- A Narrowboat Checklist – What checks do you need to carry out before you set out on a cruise?
- Tunnels – How do you navigate them? Who has priority?
- Windows Or Portholes – Round or square, which is best? Is it just a matter of personal preference?
- Day To Day Questions About Narrowboat Life – How can “newbies” find out the answers to questions about day to day life on a narrowboat? The answer is simple. Find out by reading this post.
- Beds – The pros and cons of fixed doubles and cross beds. You need to read this if you are taller or slightly wider than average.
- Flushing Out a Toilet Waste Tank – Emptying your pumpout toilet holding tank isn’t just a case of sucking out your unmentionables. You also need to flush water through the tank to remove the built up solids. Here’s how to do it.
- Narrowboat Knots – Do you know your bowline from your buntline hitch, your cleat hitch from your clove hitch or your poacher’s knot from your square knot? No? It’s about time you did!
- Free Narrowboat Heating – Is there any such thing? Read this post to find out
- Narrowboat Furniture – Not everyone wants fitted furniture on their boat. Here are a few ideas if you want to add your own.
- Weight on a narrowboat – How many people can you carry on a narrowboat, and how much luggage can they bring with them?
- Narrowboat Finance – A Canadian hoping to move to the UK, buy a boat and cruise the network.
- Internet Data Theft – Did you know that you can have your boat’s broadband allowance stolen? Here’s what you can do to prevent the theft.
- Problems Powering An Inverter With A Generator – Why didn’t it work and what’s the solution?
- Diesel Costs – You need it to run your boat and maybe your heating system. How much can you expect to pay for it?
- Stove Top Fans – Are they worth the money?
- Mooring Pins and Piling Hooks – What are they and when do you use them?
- Water Pump Problems – What to do if your water pump appear to have a life of its own
- Fuel Contamination – How do you know if you’ve water in your diesel… and what do you do about it when you have?
- Anchors – What’s the best size and weight anchor for narrowboats on tidal rivers
- Single Handed Boating for Ladies – Can a lady on her own pass safely through locks?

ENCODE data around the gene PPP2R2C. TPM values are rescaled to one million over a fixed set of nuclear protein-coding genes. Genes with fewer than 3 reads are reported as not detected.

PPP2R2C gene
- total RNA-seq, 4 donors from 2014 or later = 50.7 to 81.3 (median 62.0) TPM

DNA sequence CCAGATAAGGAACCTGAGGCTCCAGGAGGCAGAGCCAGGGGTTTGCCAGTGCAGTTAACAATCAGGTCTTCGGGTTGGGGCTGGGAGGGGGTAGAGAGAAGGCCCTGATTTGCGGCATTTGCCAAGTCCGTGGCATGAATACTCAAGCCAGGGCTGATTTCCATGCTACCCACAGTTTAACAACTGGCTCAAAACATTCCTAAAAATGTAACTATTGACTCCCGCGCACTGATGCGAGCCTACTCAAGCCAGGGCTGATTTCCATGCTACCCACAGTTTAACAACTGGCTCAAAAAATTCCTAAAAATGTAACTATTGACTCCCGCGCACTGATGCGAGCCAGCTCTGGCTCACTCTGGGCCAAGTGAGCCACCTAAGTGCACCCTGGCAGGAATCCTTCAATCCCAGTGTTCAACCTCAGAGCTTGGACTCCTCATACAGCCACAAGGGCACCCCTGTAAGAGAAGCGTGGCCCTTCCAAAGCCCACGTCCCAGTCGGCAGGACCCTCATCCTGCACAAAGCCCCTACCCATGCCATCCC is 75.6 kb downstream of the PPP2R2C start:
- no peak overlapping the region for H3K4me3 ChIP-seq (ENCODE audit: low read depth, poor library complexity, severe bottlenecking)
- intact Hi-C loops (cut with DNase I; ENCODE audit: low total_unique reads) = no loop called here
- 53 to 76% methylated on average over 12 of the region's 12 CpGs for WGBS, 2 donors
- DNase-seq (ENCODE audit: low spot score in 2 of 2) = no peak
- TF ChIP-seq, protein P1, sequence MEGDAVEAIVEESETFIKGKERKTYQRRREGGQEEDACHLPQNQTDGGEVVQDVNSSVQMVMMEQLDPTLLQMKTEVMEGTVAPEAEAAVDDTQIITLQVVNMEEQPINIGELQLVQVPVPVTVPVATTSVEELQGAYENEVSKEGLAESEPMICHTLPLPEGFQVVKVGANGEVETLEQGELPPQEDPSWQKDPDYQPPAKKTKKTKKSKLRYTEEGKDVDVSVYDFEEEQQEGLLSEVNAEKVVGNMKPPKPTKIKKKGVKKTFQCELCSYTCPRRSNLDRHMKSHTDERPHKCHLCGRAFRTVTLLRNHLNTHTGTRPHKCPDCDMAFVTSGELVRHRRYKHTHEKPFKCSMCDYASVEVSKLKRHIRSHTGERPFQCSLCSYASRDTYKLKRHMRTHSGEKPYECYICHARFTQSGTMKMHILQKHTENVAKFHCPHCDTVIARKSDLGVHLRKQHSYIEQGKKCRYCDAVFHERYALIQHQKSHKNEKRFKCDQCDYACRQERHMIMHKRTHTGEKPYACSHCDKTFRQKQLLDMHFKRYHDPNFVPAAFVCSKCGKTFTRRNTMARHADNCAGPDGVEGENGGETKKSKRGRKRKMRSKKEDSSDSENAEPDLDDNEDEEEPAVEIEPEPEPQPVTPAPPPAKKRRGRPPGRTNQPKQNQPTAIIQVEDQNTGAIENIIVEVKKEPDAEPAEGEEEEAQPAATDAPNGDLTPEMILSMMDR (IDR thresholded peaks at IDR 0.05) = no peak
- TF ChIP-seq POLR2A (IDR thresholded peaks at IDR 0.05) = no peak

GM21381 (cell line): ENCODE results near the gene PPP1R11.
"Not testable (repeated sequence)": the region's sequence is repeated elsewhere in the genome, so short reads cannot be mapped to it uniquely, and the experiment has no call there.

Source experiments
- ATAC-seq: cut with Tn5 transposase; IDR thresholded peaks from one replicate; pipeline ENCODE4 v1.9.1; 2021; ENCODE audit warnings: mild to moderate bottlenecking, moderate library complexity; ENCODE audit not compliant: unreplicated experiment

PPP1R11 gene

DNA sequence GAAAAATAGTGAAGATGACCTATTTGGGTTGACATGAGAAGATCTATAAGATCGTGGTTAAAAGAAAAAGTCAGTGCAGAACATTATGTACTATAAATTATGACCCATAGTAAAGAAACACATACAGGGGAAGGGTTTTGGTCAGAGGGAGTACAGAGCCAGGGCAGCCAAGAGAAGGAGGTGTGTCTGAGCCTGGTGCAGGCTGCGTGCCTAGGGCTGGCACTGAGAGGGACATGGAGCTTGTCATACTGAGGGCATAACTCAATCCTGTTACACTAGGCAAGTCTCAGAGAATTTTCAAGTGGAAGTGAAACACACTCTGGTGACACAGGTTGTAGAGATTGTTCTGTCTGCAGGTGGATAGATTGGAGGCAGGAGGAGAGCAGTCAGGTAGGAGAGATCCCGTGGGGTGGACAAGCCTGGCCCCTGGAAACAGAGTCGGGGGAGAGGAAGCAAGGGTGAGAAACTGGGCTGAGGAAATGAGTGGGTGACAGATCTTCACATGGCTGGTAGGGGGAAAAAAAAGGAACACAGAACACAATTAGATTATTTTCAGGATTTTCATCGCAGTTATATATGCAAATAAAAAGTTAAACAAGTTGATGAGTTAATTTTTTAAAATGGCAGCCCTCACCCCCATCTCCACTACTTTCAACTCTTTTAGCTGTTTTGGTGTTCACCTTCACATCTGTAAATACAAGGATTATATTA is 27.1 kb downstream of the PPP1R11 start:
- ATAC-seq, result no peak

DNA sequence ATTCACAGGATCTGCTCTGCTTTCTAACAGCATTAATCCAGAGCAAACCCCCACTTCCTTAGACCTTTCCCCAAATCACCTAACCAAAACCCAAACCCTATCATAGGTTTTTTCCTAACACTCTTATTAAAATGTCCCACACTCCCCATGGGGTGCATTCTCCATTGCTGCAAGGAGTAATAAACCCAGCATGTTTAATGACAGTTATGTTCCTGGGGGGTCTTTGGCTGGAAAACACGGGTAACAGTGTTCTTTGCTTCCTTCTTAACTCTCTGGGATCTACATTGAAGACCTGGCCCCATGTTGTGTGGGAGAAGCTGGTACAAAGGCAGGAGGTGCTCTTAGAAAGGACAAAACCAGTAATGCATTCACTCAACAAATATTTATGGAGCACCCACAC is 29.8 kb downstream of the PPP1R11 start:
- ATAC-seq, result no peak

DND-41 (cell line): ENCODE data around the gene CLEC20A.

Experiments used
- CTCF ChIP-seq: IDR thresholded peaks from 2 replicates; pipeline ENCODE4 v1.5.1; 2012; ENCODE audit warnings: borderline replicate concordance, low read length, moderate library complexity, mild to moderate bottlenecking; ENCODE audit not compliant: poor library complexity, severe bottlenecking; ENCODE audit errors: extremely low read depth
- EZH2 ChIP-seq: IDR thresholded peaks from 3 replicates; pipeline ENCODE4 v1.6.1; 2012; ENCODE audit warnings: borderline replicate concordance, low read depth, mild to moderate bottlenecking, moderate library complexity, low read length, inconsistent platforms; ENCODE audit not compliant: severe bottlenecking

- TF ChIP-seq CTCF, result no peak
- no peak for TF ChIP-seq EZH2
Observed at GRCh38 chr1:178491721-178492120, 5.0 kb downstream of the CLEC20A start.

- Different Types of Mooring – What’s the difference between residential and leisure moorings? How long can you stay on your boat with each type?
- Which Ropes To Use? – There are so many different types available. Are the more expensive ones worth using or is it just a case of money for old rope?
- Windows – Why do narrowboat owners tolerate condensation? Why don’t they have modern uPVC windows fitted?
- Best Ex Hire Boats – Are you considering buying an ex hire boat to live on? Should you? Here’s some important information for you.
- Liveaboard Conclusions – Mel Davies has been doing plenty of research into her hoped for lifestyle afloat. Here are the conclusions she’s reached and comments from a few existing liveaboard narrowboat owners.
- Handling Floodwaters – How safe is a river mooring during and after heavy rain? Can you stay on a river when the level rises? What can you do to minimise danger?
- Narrowboat steel thickness – How thick is your boat’s steel? How long does it last?
- Retro fitting a solid fuel stove – Where’s the best place to put your stove and what’s involved in fitting it?
- Converting from a cassette toilet to a pump out – A pump out toilet is far more convenient to use than a toilet with a portable cassette but how easy are they to retro fit in a narrowboat?
- Gas free boating – If you don’t fancy heaving unwieldy gas bottles into a difficult to reach bow locker, a gas free boat might be the solution
- Winter on the cut – Are you able to cruise all year on your boat or should you find a mooring for the winter?
- Transporting your boat – Sometimes you may want or need to take your narrowboat by road rather than cruise along the canal. Here’s an idea of the cost
- Bike types and preferences – If you don’t have a car parked near your boat, you’ll probably want a bike, but which type of bike is best?